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Joseph Stalin's book recommendations

photo: Wikimedia
As historians say Stalin was an avid reader: in average he read about 300 pages a day. The leader of the communist Soviet Union on books that changed him
Buy on amazon “The Ladies' Paradise” by Émile Zola
Émile Zola was among the authors admired by Joseph Stalin

This novel of 19th-century Paris (and its BBC film production) may be no match for the grace of Downtown Abbey on screen, but Octave Mouret’s escapades in personal and professional sales can hold readers spellbound. The mixture of the innocent country girl thrust into city life and struggle (Denise Baudu) are reminiscent of Fantine in Les Misérables, while the exploration of business and politics also strike a similar note. The lion-like image of the department store ruling over human lives is symbolic of the highs and lows of consumerist culture today.
Buy on amazon “The Brothers Karamasov” by Dostoevsky
In one of the conversations with his daughter Stalin mentioned Dostoyevsky as an example of a deep psychologist. It is known that since his youth Stalin was reading Dostoevsky with great interest. While reading "The Brothers Karamazov", Stalin has made a lot highlights and notes in the margins

This is of the best allegorical novels to explain the fractured nature of 19th century Russia. Each character is representative of one of the ruling classes. There is the father Fyodor, the landowner who is negligent about his land, but greedy in using its produce for himself. There's Dmitri, who has been passed around from house to house, and has grown up an entitled but debt-ridden soul. There's the skeptic Ivan, who wishes to live more among cold concepts than people. Third is gentle Alyosha, the mystic and religious peacemaker, and the illegitimate Smerdyakov. Throughout are themes of love, law, and duty, which makes this one of the best Dostoyesky books to read besides Crime and Punishment.
Buy on amazon “The Crowd: A Study of the Popular Mind” by Gustave Le Bon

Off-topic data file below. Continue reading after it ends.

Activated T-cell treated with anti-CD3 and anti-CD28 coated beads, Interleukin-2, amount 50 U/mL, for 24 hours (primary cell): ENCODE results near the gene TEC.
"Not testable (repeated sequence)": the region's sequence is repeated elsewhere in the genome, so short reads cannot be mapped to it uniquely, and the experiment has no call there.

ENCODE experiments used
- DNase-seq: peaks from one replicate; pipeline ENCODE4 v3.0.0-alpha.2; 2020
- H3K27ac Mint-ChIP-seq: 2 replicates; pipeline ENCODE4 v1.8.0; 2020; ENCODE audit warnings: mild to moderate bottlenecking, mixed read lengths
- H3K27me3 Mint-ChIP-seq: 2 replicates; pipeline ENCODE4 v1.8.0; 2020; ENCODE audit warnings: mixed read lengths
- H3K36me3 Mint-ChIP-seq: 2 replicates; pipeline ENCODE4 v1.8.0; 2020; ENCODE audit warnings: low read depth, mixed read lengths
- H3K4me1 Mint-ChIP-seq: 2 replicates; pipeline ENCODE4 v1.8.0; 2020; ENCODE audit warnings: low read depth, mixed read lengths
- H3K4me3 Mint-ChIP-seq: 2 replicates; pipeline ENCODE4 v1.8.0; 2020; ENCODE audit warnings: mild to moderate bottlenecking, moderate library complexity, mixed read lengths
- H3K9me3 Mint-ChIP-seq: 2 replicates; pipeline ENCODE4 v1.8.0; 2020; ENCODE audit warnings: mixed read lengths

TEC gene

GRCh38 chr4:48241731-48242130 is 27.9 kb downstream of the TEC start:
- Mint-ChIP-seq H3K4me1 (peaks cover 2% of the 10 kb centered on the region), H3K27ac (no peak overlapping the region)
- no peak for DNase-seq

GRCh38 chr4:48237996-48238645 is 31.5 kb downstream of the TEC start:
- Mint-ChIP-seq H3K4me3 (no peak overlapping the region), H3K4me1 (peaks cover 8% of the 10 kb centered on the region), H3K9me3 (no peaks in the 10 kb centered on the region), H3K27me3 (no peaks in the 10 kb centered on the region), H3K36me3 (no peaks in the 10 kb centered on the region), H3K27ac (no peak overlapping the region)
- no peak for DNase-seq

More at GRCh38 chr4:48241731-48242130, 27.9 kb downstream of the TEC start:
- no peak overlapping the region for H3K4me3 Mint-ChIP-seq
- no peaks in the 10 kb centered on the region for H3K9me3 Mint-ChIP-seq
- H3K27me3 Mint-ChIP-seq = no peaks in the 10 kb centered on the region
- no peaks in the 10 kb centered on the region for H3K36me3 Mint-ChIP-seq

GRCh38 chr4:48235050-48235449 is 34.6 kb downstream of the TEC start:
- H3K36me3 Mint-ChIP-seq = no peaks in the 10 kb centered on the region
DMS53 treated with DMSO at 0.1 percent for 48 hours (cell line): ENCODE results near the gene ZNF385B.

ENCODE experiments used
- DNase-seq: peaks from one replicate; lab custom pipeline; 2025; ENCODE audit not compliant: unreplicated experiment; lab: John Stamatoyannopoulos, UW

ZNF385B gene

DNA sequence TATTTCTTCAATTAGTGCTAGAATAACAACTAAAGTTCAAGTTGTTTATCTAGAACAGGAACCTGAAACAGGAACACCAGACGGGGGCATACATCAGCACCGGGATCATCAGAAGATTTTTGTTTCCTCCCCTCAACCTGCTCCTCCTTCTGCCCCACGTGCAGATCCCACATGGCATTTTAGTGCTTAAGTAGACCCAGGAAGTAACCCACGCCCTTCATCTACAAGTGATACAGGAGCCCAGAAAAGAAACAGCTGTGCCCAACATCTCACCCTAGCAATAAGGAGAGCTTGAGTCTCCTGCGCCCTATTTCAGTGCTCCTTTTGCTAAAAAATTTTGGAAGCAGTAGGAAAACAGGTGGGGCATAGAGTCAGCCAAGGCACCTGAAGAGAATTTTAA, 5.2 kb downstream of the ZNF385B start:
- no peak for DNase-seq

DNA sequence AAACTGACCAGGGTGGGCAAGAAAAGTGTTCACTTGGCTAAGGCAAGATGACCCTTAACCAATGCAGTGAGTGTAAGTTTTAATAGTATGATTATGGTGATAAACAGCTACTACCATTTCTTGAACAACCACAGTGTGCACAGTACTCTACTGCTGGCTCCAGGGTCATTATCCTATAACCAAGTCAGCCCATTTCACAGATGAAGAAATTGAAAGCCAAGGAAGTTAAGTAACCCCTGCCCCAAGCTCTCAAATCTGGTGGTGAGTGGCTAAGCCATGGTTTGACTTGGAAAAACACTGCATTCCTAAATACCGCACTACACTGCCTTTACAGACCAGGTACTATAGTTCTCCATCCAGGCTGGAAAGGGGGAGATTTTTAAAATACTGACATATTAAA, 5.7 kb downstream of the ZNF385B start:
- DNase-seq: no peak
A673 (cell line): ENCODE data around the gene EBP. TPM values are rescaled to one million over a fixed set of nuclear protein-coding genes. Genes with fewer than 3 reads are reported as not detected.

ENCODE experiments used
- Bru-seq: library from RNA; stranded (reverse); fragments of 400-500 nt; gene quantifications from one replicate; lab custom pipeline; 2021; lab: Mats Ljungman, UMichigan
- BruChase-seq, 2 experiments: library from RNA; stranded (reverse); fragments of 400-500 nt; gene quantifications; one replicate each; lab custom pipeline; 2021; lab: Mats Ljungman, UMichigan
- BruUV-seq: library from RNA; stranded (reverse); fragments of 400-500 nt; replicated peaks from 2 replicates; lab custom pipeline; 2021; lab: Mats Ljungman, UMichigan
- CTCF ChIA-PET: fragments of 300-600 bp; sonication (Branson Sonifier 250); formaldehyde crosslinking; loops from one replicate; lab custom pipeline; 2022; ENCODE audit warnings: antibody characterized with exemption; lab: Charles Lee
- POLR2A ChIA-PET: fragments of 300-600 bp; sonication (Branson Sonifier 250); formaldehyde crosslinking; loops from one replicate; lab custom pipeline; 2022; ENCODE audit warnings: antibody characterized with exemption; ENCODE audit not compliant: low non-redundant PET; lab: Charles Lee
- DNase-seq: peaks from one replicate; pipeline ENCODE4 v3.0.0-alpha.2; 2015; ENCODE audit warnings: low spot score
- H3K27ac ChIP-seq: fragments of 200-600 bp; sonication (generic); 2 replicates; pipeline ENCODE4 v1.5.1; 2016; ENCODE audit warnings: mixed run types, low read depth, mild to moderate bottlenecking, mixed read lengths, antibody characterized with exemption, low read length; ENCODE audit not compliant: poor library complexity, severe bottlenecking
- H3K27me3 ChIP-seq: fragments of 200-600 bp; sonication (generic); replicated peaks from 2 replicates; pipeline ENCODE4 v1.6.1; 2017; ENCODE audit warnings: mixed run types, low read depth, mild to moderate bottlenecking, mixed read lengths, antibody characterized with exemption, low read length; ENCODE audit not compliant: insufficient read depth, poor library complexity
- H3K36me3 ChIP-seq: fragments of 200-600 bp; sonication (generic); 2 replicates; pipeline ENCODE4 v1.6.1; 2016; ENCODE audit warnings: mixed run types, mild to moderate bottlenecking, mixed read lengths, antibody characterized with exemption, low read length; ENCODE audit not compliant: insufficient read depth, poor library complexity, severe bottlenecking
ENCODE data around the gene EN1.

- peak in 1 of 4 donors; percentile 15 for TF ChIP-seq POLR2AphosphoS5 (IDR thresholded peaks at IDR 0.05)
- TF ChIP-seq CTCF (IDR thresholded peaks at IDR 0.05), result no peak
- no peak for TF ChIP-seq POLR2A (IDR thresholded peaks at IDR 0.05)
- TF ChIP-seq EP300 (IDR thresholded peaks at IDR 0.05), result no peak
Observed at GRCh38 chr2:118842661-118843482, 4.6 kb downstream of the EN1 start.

To some extent, echoes of Le Bon's book can be found in the works of Stalin, who has studied the work of Le Bon and has drawn his own conclusions from this book

Either meant for everyday reading or as an introduction to sociology, this book indicates why Wal-Mart crowds act both mindfully and mindlessly on Black Friday. The suppression of logic mixed with enhanced emotion makes for a charged atmosphere, as individuals lose their ability to be restrained while buoyed by a feeling of invincibility. The equality and unity of a crowd can be a powerful tool, or a double-edged sword. The secret lies in the capture of the imagination, for a crowd’s momentum can be enhanced or governed by images.
Buy on amazon ”The Knight in the Panther Skin” by Shota Rustavel
Stalin knew all the old translations of this book, and when the new edition of the book was being published in 1940-1941, he even made several amendments to the translation from Georgian

Buy on amazon The Bible
Stalin has been quoting long passages from the Bible

Buy on amazon Stories of Anton Chekhov
Stalin has been quoting passages from Chekhov many times

Out of these thirty top stories of one of Russia’s premier writers, Chekhov had a personal favorite: “The Student”. The mood shifts from contemplation of history (Peter and Ivan the Terrible) to a deep discussion with widowed neighbors about Biblical and spiritual topics, to the joyous uplift of past meeting present. This trajectory could describe many of Checkhov’s unflinching portrayals of poverty, marriages without affection, and older members of the family in a state of death near a stove. Almost every story has a redemptive note of hope mixed in with levels of bleak despair.
Buy on amazon "The Prince" by Niccolo Machiavelli
This is said to be one of the most favorite books of Stalin, from which he took advice on governing the state


Called everything from “ruthless” to “masterpiece” over its checkered publishing career, civil servant Machiavelli's posthumous work can be bundled on a reading list with the Art of War for true insight on how to build power and decimate enemies. (Perhaps this is also why Donald Trump has added “The Prince” to his reading list of books leading to success.) Though the advice was meant for the Medici ruling family in Italy, the principles can still hold true, or at least shed a light on how to weave through the murky waters of politics.
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